Although possibly known by many opera lovers only for its famous duet 'Au fond du temple saint' ('Deep in the holy temple') of the male protagonists Nadir and Zurga – friends but rivals in their love for priestess Leila – Bizet's Les Pêcheurs de Perles (The Pearl Fishers) is tuneful, easy on the ears and thus has endured intermittent popularity (in spite of its only moderately successful premiere in 1863) for the past 140 years or so.
However, soon after the composer's premature death in 1875, a great many changes were already made to Bizet's score and various altered versions have been performed for decades.
For their current production of this opera – their first after a gap of almost twenty-three years for the company – English National Opera is using Brad Cohen's 2002 edition. Cohen went back to Bizet's original sources, apparently to the extent of using even unpublished material. I am not in a position to report on the differences between Cohen's edition – referred to by the programme notes as Urtext – and previous editions. But Cohen's Bizet score is flowing, varied and contains chamber-music like orchestral sensitivity.
The plot of the libretto by Carré and Cormon – authors of librettos for operas, among others, by Auber, Offenbach and Gounod – is simple. It includes male friendship, a love triangle, betrayal and self-sacrifice. Friends Nadir and Zurga were once both in love with Leila the priestess. They decide to forego their love and keep their friendship firm and eternal. However, when years later Leila re-appears, Nadir is unable to suppress his passion for her. Their love union supposedly causes storms and other misfortunes for the pearl fishers of the village. They are meant to be executed but – honouring his friendship with Nadir – Zurga (who is also in love, in vain, with Leila and is jealous of Nadir) helps them to escape and thus takes the villagers' anger on himself. To be more precise, according to the stage directions in the French libretto, Zurga is knifed to death by a villager. However, in Penny Woolcock's staging Zurga is only 'left to face the consequences of his action'.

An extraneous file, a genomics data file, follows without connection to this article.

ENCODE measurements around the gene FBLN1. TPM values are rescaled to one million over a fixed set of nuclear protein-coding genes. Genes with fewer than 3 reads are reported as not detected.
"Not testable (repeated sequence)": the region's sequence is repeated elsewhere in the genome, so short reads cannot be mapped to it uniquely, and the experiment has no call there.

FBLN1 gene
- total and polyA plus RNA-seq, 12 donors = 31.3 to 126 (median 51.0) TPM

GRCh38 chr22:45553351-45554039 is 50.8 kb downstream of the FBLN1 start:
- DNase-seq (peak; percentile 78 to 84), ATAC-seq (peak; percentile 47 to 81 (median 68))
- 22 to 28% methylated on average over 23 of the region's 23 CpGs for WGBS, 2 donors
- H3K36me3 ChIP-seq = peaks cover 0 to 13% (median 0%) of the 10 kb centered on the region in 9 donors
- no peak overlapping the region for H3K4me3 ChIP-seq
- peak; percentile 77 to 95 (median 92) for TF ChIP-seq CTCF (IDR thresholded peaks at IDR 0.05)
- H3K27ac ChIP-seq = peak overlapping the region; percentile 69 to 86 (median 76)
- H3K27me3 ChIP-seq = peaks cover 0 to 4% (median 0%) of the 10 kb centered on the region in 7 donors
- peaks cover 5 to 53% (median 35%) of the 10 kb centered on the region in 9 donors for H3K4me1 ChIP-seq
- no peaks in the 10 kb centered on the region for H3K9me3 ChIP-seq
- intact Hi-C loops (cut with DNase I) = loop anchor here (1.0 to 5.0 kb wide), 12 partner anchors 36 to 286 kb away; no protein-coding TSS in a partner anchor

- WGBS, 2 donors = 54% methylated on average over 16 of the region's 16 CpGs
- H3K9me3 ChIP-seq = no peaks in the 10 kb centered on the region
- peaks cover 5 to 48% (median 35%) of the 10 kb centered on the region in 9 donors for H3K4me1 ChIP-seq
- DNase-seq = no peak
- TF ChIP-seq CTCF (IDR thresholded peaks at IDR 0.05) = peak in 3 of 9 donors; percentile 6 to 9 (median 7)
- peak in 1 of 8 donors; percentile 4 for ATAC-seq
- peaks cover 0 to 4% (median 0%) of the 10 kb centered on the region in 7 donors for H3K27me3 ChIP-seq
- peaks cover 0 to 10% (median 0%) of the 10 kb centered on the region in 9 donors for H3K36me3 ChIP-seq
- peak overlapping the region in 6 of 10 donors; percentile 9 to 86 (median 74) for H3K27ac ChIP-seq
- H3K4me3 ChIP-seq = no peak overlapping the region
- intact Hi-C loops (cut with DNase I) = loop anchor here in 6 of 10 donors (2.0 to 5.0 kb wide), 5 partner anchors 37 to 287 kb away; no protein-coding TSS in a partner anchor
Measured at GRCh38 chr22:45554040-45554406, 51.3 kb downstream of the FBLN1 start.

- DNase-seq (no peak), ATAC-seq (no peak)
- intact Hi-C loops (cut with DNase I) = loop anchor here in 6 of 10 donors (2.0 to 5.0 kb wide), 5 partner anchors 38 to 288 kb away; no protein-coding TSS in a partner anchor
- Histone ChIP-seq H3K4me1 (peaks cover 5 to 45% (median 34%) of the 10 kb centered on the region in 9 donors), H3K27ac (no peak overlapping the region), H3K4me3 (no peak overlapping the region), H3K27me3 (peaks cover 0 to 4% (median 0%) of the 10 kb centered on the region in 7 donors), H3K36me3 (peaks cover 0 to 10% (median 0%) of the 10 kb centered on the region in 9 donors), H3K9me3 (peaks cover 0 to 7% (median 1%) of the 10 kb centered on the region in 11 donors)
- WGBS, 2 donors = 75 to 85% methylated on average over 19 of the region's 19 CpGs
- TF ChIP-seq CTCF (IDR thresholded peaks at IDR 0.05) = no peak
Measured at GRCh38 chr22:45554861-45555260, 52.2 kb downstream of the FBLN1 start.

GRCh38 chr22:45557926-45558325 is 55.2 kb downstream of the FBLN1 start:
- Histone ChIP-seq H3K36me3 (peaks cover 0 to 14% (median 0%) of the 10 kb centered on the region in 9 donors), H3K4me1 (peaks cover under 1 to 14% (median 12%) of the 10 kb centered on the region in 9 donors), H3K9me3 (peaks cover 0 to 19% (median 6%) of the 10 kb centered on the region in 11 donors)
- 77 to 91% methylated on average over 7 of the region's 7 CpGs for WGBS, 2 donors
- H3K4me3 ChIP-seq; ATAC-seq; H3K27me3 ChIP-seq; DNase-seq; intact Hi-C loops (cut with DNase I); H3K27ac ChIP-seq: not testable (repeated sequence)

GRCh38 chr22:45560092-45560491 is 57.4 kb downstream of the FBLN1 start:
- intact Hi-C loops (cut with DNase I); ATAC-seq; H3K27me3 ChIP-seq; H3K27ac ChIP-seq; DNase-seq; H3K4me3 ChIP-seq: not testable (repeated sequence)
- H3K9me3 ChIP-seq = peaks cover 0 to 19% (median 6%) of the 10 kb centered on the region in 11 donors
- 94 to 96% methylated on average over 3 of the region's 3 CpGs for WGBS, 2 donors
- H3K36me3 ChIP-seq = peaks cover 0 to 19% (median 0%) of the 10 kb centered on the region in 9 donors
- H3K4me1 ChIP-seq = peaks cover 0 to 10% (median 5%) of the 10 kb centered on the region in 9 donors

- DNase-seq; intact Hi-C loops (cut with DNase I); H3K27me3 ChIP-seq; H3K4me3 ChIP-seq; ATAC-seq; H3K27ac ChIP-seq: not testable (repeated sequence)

One of Woolcock's main visual themes appears to be the sea, which – of course – makes sense in an opera about pearl fishers. Indeed, during the overture, Woolcock and her designer team create a beautiful image of the deep blue sea via a transparent blue curtain and three graceful and highly skilful aerial artists 'swimming' in the depths of imaginary water. (The names of the aerial artists are conspicuous by their absence in the programme notes). However, the presence of water, represented by permanently moving sheets of canvas (or silk?) of various sizes, is constant during most of the production. And while admittedly visually attractive, the canvas apparatus – and the crowded shanty-town design of the village huts – takes up far too much space. As a consequence, all the action – whether crowd movements of the villagers or the intimate actions of the main protagonists – is restricted to the front of the stage. Indeed, mostly stuck in their huts built on various levels, the chorus remains largely static in spite of some of their passionate and (if a pun may be allowed) moving music.
Woolcock is a film maker; therefore she could have used her expertise to a larger extent. The screen at the back of the stage could have been used a great deal more to indicate the sea and the poverty of the crowded village with filmed images. However, in Woolcock's concept, the operatic action is restricted to a very small section of the largest stage in London. There are many individual details requiring the villagers, for instance, to make small body movements or changing facial expressions, but while such details would be well appreciated in the cinema, they cannot have the same effect in the upper circle or in the balcony of a large opera house. I hasten to add, that – in spite of the claustrophobic stage images depriving the action from movements – Woolcock's staging is thoughtful and tasteful.
The principal singers visibly and audibly grew in stature during the performance. Tenor Alfie Boe (Nadir) was the first to fully immerse himself into the drama of the action. Soprano Hanan Alattar (Leila) took the longest to relax into her character but she had to cope with some virtuoso vocal requirements (which she fully delivered) and eventually she was fully credible dramatically. Baritone Quinn Kelsey (Zurga) delivered high quality singing and thoughtful characterization.
Although conductor Rory Macdonald seemed to ignore musical diction, the orchestra produced some lovely and sensitive playing. Praise is due to the flute and clarinet soloists and also full marks for the short but exquisite solo cello passage.
If you want a tuneful and tasteful operatic evening, go to see this production. The first night audience loved it.
By Agnes Kory
Photo Credits: Catherine Ashmore